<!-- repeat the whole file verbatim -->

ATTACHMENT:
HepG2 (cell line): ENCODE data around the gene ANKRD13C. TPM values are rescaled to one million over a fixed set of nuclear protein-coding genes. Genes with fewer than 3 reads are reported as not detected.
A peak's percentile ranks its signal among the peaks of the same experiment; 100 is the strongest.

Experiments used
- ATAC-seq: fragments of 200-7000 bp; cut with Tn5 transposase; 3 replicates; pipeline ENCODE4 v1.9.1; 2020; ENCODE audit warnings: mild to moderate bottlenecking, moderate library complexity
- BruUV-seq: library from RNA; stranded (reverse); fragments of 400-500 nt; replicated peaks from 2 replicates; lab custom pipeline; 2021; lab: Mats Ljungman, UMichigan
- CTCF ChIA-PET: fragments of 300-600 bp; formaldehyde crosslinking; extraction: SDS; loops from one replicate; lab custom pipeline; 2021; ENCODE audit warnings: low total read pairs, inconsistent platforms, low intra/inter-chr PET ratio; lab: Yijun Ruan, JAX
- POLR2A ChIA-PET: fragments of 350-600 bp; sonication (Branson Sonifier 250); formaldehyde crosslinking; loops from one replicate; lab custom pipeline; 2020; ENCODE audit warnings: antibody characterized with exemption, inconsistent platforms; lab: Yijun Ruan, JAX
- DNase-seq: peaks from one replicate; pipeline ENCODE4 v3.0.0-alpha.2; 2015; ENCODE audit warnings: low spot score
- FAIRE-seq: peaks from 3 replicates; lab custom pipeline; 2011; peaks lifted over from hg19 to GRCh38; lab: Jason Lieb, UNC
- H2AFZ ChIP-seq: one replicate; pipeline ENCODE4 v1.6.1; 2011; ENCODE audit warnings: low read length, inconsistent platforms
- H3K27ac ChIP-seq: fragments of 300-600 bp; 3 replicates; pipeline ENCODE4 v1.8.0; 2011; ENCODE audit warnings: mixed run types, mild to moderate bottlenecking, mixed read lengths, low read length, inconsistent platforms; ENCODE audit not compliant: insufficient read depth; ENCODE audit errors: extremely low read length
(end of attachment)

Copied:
HepG2 (cell line): ENCODE data around the gene ANKRD13C. TPM values are rescaled to one million over a fixed set of nuclear protein-coding genes. Genes with fewer than 3 reads are reported as not detected.
A peak's percentile ranks its signal among the peaks of the same experiment; 100 is the strongest.

Experiments used
- ATAC-seq: fragments of 200-7000 bp; cut with Tn5 transposase; 3 replicates; pipeline ENCODE4 v1.9.1; 2020; ENCODE audit warnings: mild to moderate bottlenecking, moderate library complexity
- BruUV-seq: library from RNA; stranded (reverse); fragments of 400-500 nt; replicated peaks from 2 replicates; lab custom pipeline; 2021; lab: Mats Ljungman, UMichigan
- CTCF ChIA-PET: fragments of 300-600 bp; formaldehyde crosslinking; extraction: SDS; loops from one replicate; lab custom pipeline; 2021; ENCODE audit warnings: low total read pairs, inconsistent platforms, low intra/inter-chr PET ratio; lab: Yijun Ruan, JAX
- POLR2A ChIA-PET: fragments of 350-600 bp; sonication (Branson Sonifier 250); formaldehyde crosslinking; loops from one replicate; lab custom pipeline; 2020; ENCODE audit warnings: antibody characterized with exemption, inconsistent platforms; lab: Yijun Ruan, JAX
- DNase-seq: peaks from one replicate; pipeline ENCODE4 v3.0.0-alpha.2; 2015; ENCODE audit warnings: low spot score
- FAIRE-seq: peaks from 3 replicates; lab custom pipeline; 2011; peaks lifted over from hg19 to GRCh38; lab: Jason Lieb, UNC
- H2AFZ ChIP-seq: one replicate; pipeline ENCODE4 v1.6.1; 2011; ENCODE audit warnings: low read length, inconsistent platforms
- H3K27ac ChIP-seq: fragments of 300-600 bp; 3 replicates; pipeline ENCODE4 v1.8.0; 2011; ENCODE audit warnings: mixed run types, mild to moderate bottlenecking, mixed read lengths, low read length, inconsistent platforms; ENCODE audit not compliant: insufficient read depth; ENCODE audit errors: extremely low read length